Lighting Kits

We're in the process of starting a small production company (shooting on DV and its variants, mostly dramatic short films and other experimental shorts) and have some questions about the various lighting kits out there. For our needs, the kits seem like the right way to go. They give you 80% of what you need in one box and are fairly well balanced. I've looked into piecing together a kit and the price goes north quickly. Given our meagre budget of $5,000, the big guns are pretty much ruled out.

I've personally only worked with the tungsten Arri kits (Softbanks) and I'm leaning in that direction only because I'm familiar with them and thought they performed well. I've read a lot about florescent and would like to mix in a KinoFlo -- Diva-200/400. What are your thoughts on Dedo light and Mole Richardson? I know a lot of DV folks favor Lowell products, and personally there is nothing I like about Lowell other then their price and that doesn't sell me.

I've also read, and it has been my experience as well, that the sensitivity of DV dictates less light in most situations. I found that we were having to heavily cut the 650 fresnels, sometimes favouring the 300s with dense scrims. I don't have a ton of experience lighting scenes so...

Currently I'm leaning towards the Arri Softbank I Tungsten kit (1 300 fresnel, 2 650 fresnel, 1 1000 Open face, Chimera, etc). It is the most expensive of the tungsten Arri kits ($3,000) but, it provides an additional unit and good balance of accessories. I'd like to add an additional soft box like the Diva-Lite 400 kit. I believe that a setup like this would give us a good start and we'd still have room for another $500 or so in additional accessories.


Steve McLelland

I don't' recommend the Arri kits. They're heavy and the stands aren't great. The Chimera isn't a 'plus' version and you won't use it if you have Diva's.

Dedos are nice but expensive. The Lowell's I touch always seem to break.

I recommend :

(1) Diva 400 (buy bare, fits in soft keyboard case)
(1) Diva 200
(3-4) 300 fresnels (mole,arri,,)
(put in soft case such as PortaBrace)
(1) set ea.:dots, fingers, Roadrags
12 yds duvatene, 6 yds gridfabric
(4) C-stands
(4) tall light stands (mattews..)
20 ponyclips, sand, showcards, 2 mafers, 2 Cardellini's, short C-arm, double head, pins etc.

Rent bigger lights. Buy gels as needed.

Joe Naftzger
Grip, Sound, San Francisco

>Dedos are nice but expensive. The Lowell’s I touch always seem to >break.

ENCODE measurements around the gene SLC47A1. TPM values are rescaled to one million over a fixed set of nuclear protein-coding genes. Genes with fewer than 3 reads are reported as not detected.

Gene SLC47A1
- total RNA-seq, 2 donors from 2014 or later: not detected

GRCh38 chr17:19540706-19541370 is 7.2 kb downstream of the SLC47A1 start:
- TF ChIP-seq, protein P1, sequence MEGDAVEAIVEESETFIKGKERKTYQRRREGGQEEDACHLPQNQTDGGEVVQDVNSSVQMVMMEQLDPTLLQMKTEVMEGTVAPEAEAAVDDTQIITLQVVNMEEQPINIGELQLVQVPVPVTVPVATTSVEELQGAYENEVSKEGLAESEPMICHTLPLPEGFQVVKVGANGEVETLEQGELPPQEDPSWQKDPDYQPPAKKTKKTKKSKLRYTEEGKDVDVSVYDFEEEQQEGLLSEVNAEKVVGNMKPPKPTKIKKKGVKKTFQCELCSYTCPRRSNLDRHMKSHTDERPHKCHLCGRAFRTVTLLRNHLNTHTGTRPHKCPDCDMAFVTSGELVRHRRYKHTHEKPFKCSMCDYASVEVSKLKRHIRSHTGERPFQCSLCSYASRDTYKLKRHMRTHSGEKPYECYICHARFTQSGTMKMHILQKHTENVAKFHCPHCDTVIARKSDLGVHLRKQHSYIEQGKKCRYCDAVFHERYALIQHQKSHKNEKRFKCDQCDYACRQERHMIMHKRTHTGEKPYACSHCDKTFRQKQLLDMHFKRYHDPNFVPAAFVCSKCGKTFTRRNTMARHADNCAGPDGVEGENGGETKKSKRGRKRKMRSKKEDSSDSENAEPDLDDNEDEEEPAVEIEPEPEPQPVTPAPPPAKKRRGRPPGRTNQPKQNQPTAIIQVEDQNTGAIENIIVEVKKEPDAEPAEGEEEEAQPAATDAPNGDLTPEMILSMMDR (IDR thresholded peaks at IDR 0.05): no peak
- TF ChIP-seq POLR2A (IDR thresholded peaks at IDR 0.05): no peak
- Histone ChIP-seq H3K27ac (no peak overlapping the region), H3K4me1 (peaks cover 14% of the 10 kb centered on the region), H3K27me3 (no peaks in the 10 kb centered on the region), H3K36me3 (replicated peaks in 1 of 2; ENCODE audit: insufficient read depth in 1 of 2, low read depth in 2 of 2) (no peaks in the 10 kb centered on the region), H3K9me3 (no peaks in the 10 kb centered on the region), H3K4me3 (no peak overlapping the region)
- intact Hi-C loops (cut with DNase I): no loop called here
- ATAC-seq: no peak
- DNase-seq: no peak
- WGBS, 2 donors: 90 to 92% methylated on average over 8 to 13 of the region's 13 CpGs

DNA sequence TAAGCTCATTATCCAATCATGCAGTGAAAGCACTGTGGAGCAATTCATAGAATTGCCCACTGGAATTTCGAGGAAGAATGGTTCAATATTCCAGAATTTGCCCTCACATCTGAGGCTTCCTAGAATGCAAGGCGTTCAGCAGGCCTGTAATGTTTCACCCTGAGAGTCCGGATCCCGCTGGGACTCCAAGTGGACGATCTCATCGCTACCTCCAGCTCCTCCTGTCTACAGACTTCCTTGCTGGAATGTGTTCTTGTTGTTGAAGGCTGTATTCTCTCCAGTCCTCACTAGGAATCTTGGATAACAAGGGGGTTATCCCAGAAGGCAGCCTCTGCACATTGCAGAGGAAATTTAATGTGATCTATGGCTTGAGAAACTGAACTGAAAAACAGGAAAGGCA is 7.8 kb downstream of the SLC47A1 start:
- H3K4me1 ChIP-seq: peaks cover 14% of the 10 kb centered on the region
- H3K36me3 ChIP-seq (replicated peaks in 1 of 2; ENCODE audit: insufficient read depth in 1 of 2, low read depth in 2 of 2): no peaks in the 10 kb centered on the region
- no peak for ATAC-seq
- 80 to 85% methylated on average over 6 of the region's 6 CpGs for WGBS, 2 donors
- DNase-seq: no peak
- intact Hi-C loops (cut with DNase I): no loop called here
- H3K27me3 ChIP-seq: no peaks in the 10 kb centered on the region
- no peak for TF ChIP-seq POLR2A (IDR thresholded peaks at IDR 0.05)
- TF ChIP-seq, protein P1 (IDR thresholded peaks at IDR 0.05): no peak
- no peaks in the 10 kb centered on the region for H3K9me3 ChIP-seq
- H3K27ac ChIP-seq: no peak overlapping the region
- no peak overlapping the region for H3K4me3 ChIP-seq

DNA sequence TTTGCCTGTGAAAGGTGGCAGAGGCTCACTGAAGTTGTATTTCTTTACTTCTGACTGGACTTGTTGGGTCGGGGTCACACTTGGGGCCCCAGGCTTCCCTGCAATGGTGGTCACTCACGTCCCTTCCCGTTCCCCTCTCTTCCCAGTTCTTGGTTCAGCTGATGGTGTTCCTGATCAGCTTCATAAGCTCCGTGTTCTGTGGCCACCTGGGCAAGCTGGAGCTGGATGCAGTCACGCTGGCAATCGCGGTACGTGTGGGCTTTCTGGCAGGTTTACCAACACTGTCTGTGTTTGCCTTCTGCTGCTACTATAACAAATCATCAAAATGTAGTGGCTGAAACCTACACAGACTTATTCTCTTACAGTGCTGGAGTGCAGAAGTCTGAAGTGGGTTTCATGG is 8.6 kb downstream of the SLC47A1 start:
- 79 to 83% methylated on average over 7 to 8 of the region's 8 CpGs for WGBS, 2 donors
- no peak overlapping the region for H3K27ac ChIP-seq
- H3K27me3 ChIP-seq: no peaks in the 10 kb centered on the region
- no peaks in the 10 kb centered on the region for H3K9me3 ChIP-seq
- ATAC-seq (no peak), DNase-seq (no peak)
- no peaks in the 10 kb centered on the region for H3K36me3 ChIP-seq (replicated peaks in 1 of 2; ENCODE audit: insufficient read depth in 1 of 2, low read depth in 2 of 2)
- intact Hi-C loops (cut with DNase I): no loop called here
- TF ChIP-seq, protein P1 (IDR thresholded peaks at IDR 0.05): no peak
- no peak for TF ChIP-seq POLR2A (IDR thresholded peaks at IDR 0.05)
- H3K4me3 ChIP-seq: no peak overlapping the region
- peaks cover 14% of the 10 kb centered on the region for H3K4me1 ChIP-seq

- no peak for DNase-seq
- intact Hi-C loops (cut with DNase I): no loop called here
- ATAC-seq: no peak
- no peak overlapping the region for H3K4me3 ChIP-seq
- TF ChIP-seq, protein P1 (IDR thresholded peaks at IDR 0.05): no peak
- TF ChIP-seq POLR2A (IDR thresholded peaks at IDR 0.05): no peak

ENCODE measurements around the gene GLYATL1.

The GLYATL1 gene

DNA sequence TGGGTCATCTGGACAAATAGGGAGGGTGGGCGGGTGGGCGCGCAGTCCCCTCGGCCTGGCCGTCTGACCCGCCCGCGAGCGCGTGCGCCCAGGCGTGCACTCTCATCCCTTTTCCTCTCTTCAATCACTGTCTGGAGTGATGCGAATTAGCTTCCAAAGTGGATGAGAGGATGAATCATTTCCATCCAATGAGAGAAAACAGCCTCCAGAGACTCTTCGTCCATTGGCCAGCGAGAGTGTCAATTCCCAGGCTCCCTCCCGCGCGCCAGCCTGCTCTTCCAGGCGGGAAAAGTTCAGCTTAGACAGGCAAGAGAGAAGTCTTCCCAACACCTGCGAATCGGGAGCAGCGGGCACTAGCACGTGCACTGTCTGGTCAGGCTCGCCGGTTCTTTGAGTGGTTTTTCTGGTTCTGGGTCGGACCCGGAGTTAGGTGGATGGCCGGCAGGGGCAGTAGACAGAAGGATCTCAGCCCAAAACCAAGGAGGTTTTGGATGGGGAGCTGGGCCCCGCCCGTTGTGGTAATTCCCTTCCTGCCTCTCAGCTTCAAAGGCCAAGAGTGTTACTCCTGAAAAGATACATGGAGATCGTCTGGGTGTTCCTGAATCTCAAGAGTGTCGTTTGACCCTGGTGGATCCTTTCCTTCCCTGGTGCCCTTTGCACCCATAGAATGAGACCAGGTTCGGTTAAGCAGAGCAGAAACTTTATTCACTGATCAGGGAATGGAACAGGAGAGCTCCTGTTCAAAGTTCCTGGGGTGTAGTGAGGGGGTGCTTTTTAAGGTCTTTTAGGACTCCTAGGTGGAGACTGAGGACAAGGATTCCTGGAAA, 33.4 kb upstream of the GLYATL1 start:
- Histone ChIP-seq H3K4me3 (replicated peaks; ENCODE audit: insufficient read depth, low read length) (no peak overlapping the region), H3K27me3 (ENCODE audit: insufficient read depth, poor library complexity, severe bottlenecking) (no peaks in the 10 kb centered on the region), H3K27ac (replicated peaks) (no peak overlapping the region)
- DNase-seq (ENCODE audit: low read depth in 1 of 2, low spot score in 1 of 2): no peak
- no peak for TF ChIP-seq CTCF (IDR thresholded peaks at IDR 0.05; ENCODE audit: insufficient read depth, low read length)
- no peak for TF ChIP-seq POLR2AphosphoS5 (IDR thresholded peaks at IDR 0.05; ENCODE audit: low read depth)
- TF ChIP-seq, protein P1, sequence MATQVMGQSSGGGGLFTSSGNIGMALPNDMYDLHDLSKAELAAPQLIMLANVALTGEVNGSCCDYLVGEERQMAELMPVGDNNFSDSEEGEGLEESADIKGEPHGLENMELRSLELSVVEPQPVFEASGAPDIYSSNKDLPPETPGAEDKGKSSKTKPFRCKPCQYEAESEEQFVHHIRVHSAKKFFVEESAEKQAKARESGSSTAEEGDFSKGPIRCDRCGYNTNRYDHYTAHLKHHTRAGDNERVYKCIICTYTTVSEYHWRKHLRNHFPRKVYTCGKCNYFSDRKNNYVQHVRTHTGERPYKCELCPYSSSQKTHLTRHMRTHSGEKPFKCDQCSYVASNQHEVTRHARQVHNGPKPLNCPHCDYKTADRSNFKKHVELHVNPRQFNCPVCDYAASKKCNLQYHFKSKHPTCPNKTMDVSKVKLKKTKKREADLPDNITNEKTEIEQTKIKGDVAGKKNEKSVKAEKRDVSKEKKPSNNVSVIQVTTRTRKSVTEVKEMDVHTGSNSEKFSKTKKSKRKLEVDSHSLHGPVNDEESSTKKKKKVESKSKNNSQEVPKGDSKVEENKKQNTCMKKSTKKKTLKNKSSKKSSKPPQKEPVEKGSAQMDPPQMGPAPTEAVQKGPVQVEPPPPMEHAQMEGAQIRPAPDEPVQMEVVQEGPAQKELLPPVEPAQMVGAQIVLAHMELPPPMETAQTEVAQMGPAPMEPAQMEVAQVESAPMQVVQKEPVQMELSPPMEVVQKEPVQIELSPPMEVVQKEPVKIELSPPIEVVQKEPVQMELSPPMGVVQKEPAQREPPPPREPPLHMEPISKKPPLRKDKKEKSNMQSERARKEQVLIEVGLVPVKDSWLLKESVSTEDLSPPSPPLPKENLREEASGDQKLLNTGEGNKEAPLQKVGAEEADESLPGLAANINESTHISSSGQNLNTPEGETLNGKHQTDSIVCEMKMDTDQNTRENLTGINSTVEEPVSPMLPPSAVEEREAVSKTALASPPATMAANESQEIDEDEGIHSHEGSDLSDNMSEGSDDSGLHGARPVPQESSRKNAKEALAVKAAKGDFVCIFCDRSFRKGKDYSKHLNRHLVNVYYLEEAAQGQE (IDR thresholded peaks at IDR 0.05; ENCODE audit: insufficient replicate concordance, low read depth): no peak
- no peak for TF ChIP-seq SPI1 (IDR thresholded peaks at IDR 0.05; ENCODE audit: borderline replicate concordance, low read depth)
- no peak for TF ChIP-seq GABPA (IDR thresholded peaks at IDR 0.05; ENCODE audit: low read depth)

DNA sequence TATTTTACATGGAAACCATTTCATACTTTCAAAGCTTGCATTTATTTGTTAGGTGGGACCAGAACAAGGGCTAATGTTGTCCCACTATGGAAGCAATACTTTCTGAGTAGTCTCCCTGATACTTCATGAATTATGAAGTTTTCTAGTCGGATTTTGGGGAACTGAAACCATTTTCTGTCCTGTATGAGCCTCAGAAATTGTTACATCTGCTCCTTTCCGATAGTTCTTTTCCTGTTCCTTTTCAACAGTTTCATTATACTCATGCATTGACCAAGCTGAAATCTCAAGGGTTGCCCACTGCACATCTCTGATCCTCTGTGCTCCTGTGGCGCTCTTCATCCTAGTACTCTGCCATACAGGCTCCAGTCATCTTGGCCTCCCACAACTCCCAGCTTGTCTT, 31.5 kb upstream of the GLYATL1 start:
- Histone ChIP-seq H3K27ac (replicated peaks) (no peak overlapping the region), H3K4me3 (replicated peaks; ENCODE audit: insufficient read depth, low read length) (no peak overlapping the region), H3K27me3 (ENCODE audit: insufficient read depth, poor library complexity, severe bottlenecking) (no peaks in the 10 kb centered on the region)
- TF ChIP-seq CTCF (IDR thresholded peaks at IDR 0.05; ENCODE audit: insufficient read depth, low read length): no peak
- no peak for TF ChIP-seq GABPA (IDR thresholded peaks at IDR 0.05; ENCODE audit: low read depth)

If you're going to trash Lowell at least be more specific.

We've had Lowell DP lights on our trucks for over 15 years and I find them to be a wonderful, durable and versatile lighting fixture. In almost all respects better than a redhead and certainly better than a Mickey. I find them to be an excellent choice for Doc work and they can be bulbed with a variety of globes. The light weight stands (we carry 5 to supplement the heavier beefy baby stuff) take up less space and are great for an inky or the like.

Even after 10 years, I can still drop off any broken to stand to
Lowell and they will fix it at no charge.

I'm sure my Mark W can wax on in more eloquent detail...

John Roche

I agree that you should build a kit to your needs instead of a pre-packaged kit. Contact B&H Photo for their new Lighting Catalogue.

It is an excellent primer on much of the standard lighting available out there today. It also has some basic grip gear and terrific kit cases for you to package out. I'd go for a Kino of some sort (like a Diva 400 or perhaps a competing brand), at least one "big" light such as a 1k baby fresnel, some small open faced lights like a 650w nook and a bunch of 250w Inkies or peppers, which are infinitely useful. Then get some decent light stands, C-stands, some foldaway flags/nets/diffusion frames and some mafer and Cardellini clamps.

Don't forget some gels and a few extension cords. There are some terrific multi-compartment semi-soft cases out there that could hold most of this kit, so two cases will do it all for you.

Don't forget the work gloves.

Mitch Gross

Looks like the general consensus is to build a kit and that some parts included with Arri's kits are lousy I can attest personally to their stands (cheap).

Few questions here :

When would you substitute a fresnel with an open-faced unit? It would seem to me that the only benefit to owning open-faced units is cost cheaper -- No?

Those of you that are using Kinoflos and the like, are you finding that you have no need for Chimeras and other traditional soft-boxes? What about the size difference? Harder to lug around and setup? More easily damaged? Do you need to remove the tubes with each transport?

I've heard quite a bit of very positive feedback regarding Dedolights. Do you they live up to the marketing hype?

Steve McLelland

To generalize about Lowell products: Excellent, cost-effective, lightweight, compact, cleverly designed and flexible. They have particular advantages in documentary work.

But they're best owned, not rented. If you take care of them they'll last a lifetime, but don't expect rental units to hold up very well or very long. I don't think you'll see too many Lowell products in serious grip trucks, either.

Dan Drasin
Marin County, CA

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